A Quick Guide to the GCP Advocacy Priorities Passed in the Latest Stimulus
Updated: Jan 4
In late December 2020, President Trump signed the Continuing Appropriations Act, an omnibus bill that will fund the federal government but also provide relief to families, workers, employers, and businesses facing fallout from COVID-19. Here is our overview of key stimulus provisions included in the act that were GCP advocacy priorities.
Enhancements to the Paycheck Protection Program
Section 4 makes the below expenses allowable and forgivable uses for PPP funds. It also allows loans made under PPP before, on, or after the enactment of the act to be eligible to utilize the expanded forgivable expenses, except for borrowers who have already had their loans forgiven.
Covered operations expenditures: Software, cloud computing, and other human resources and accounting needs
Covered property damage costs: Property damage due to public disturbances that occurred during 2020 that are not covered by insurance
Covered supplier costs: Contracts, purchase orders, or orders for goods in effect prior to taking out the loan that are essential to the recipient’s operations
Covered worker protection expenditure: Personal protective equipment and adaptive investments to help a loan recipient comply with federal health and safety guidelines or any equivalent State and Local guidance related to COVID-19
Other Small Business Support
Section 29 of the act enhances the microloan program to increase access to micro capital and technical assistance under the program for businesses impacted by the pandemic. Enhancements include temporarily increasing the amount of time that borrowers can repay their loans from 6 to 8 years and providing $50 million in funding for Microloan Technical Assistance funding for lenders and $7 million to leverage about $64 million more in microloans to businesses.
Section 31 provides additional targeted funding for eligible entities located in low-income communities through the EIDL Advance program from Section 1110 of the CARES Act. Entities in low-income communities that received an EIDL Advance are eligible to receive an amount equal to the difference of what they received under the CARES Act and $10,000. The provision also provides $10,000 grants to eligible applicants in low-income communities that did not secure grants because funding had run out.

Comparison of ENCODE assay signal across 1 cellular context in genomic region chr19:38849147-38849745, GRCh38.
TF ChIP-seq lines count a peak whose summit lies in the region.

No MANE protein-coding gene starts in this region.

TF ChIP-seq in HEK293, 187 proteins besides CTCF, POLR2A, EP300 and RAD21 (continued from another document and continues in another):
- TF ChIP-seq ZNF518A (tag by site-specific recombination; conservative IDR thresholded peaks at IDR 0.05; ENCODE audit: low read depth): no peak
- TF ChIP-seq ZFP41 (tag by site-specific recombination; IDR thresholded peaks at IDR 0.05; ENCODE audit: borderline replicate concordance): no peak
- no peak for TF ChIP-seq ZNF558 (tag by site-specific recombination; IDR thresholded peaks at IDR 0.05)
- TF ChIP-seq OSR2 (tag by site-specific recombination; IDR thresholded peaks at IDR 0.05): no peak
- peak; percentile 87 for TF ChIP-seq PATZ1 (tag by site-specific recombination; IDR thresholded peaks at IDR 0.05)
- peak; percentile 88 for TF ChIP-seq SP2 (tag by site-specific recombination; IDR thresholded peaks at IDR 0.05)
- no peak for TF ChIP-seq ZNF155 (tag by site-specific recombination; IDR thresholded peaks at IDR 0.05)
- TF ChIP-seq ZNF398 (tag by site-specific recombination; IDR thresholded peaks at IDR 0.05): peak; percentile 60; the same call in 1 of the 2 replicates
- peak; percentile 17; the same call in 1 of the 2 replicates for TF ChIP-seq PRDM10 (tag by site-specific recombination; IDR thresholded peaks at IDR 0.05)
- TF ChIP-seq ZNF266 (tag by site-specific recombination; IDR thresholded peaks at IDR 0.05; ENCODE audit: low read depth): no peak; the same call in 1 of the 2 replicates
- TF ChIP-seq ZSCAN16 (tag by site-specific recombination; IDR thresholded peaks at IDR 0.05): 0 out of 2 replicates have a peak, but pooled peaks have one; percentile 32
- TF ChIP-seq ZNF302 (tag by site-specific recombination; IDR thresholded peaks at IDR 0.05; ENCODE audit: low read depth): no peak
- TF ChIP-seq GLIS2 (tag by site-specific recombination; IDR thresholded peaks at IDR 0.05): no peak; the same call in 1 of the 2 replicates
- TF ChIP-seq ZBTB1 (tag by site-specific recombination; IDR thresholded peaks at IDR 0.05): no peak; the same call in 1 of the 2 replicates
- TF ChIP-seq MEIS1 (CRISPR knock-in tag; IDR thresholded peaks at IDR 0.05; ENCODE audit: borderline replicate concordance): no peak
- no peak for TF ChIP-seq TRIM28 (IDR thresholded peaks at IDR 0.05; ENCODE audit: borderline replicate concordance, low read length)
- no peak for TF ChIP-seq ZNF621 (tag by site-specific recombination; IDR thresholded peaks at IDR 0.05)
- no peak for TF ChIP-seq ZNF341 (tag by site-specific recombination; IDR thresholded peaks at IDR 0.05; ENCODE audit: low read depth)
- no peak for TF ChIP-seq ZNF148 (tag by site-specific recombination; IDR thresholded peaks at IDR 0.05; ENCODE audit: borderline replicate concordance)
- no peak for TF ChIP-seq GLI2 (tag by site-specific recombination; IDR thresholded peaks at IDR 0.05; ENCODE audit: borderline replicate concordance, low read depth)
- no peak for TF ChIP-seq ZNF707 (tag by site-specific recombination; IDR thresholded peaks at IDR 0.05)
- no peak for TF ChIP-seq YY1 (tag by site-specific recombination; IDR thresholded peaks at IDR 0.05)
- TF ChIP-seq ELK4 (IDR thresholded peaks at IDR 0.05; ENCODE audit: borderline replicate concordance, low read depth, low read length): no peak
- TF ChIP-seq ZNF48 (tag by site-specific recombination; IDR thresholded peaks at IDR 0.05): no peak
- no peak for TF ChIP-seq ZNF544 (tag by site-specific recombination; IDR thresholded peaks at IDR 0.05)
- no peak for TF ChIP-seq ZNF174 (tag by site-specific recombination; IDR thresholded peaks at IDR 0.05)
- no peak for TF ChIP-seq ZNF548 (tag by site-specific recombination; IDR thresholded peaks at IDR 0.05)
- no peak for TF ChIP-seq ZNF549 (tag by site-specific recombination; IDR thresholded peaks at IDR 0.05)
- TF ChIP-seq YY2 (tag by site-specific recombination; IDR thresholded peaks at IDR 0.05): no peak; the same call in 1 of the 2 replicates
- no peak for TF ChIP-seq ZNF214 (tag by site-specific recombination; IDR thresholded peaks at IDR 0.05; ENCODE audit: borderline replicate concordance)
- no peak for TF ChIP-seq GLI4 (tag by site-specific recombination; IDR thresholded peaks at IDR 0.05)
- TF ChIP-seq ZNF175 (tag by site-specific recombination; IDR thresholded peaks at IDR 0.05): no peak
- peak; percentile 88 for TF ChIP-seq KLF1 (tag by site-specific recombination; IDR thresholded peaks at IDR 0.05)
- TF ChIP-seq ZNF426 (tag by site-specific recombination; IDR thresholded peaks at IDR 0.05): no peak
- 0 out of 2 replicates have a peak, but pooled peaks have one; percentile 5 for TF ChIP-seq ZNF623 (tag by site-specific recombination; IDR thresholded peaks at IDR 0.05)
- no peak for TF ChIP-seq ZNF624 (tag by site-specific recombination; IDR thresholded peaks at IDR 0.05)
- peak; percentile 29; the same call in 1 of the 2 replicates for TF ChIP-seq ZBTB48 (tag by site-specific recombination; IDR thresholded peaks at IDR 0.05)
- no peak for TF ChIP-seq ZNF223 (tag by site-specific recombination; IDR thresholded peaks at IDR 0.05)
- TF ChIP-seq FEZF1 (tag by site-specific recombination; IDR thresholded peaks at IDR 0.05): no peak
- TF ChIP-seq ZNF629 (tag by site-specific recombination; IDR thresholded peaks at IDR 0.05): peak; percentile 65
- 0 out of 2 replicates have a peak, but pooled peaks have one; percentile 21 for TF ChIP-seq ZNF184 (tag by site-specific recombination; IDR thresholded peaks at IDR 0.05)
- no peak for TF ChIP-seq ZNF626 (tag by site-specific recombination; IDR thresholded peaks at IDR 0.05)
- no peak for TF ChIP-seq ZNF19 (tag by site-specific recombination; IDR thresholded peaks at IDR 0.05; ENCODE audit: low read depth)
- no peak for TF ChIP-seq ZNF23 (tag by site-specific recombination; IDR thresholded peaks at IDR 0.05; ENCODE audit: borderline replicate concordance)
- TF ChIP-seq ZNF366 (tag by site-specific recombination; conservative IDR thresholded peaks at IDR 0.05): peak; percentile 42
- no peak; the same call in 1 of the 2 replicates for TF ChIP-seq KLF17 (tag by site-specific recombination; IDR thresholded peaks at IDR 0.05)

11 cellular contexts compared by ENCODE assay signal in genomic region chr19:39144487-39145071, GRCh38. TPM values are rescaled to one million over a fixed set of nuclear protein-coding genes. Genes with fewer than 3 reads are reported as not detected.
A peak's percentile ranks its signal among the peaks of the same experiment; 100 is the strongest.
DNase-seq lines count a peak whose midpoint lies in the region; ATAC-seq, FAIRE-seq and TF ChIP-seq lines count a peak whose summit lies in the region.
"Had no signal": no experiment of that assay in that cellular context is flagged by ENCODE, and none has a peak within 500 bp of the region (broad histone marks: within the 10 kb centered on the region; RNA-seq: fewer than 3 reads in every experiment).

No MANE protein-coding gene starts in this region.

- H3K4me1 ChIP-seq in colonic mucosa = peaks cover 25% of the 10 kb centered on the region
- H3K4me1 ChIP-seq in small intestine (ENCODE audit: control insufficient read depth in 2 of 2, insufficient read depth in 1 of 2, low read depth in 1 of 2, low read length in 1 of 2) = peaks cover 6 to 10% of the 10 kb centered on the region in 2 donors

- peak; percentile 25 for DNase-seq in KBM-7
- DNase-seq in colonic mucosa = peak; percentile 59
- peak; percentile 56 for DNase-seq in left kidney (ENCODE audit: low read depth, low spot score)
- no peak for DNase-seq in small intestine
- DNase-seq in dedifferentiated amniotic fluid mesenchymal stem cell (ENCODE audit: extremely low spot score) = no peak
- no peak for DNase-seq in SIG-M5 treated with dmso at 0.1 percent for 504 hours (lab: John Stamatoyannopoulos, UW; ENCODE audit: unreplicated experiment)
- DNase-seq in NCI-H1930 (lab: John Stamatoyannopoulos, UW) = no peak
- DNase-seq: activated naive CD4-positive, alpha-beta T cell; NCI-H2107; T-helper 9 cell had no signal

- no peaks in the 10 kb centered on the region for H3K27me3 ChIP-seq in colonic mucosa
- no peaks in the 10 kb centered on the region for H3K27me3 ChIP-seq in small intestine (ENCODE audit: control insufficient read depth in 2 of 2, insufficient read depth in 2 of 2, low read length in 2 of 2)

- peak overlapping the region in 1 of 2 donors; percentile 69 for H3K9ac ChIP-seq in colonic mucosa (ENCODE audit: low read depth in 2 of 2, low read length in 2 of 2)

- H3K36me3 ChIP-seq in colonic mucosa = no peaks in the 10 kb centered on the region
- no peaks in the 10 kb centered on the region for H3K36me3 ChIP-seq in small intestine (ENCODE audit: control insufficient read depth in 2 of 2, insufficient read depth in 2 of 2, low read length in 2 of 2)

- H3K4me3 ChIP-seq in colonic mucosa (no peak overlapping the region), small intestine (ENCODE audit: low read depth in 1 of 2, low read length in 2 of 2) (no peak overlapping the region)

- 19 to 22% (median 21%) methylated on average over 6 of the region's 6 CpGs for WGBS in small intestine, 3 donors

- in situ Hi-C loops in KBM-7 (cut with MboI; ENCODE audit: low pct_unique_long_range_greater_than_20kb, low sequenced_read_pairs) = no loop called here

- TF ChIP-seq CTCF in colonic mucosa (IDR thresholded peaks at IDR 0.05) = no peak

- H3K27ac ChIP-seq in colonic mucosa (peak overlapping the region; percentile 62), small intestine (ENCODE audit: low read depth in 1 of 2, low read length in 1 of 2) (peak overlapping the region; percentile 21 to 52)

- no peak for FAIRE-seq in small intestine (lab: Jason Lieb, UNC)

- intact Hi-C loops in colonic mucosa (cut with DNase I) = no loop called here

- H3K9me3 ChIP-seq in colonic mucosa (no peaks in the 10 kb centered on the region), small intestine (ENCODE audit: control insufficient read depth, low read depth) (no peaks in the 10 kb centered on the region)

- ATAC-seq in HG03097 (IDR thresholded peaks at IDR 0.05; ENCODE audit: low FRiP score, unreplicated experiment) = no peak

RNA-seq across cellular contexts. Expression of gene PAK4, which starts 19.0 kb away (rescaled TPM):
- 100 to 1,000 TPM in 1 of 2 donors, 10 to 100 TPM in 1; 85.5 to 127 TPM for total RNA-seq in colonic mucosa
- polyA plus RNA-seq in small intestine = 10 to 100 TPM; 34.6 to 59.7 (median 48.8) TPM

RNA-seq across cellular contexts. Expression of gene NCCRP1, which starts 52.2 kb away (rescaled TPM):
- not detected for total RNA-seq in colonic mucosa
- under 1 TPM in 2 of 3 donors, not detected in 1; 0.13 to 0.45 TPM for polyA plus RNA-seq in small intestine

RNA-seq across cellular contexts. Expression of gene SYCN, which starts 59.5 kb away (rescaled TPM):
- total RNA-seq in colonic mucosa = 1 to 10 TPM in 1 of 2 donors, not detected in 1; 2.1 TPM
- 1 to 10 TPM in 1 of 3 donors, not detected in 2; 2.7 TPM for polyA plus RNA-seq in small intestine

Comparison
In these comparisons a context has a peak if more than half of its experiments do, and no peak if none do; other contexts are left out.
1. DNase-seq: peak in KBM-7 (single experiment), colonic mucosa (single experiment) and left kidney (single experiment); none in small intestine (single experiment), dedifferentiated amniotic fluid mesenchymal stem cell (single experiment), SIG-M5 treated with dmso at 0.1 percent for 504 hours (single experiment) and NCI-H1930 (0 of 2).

The act includes the following incentives for hiring and retaining workers:
Extends, expands, and significantly improves the Employee Retention Tax Credit, offering a 70% credit on up to $10,000 of wages per employee per quarter to help keep employees on payroll and connected with their jobs.
Improves the coordination between the Employee Retention Tax Credit and the Paycheck Protection Program by allowing access to both programs while preventing a double dip.
Clarifies that expenses paid with the proceeds of a forgiven PPP loan are deductible.
Extends the Work Opportunity Tax Credit for five years, helping employers continue to hire disadvantaged individuals.
New Markets Tax Credit
Section 112 extends annual $5 billion allocations of the New Markets Tax Credit for years 2021 through 2025. The provision also extends through 2030 the carryover period for unused New Markets Tax Credits.
The act provides $14 billion for transit emergency relief to support operating assistance. In combination with amounts provided in the CARES Act, this funding will ensure both urban and rural transit agencies receive amounts based on their operating expenses.
The bill also provides $50 million and spending flexibility for paratransit providers.
Section 902 establishes an Office of Minority Broadband Initiatives at the National Telecommunications and Information Administration (NTIA) to focus on broadband access and adoption at historically black colleges or universities, tribal colleges and universities, and other minority-serving institutions, including the students, faculty, and staff of such institutions and their surrounding communities. It also appropriates $285 million for a Pilot Program to award grants to these institutions and certain businesses and non-profit organizations in the community to support connectivity, and it specifies that at least 20% of such funds should be used to ensure that students have internet service and devices.
Section 904 allocated $3.2 billion for an Emergency Broadband Benefit Program at the FCC, under which eligible households may receive a discount of up to $50 off the cost of internet service and a subsidy for low-cost devices such as computers and tablets. Internet service providers that provide the discounted service or devices to customers can receive a reimbursement from the FCC for such costs. Households that qualify for the benefit include those with:
Children that qualify for the free and reduced lunch program;
Pell grant recipients;
Recently laid off or furloughed workers;
An individual who qualifies for the Lifeline program;
Or an individual who qualifies for a low-income or COVID-19 discount program offered by internet service providers.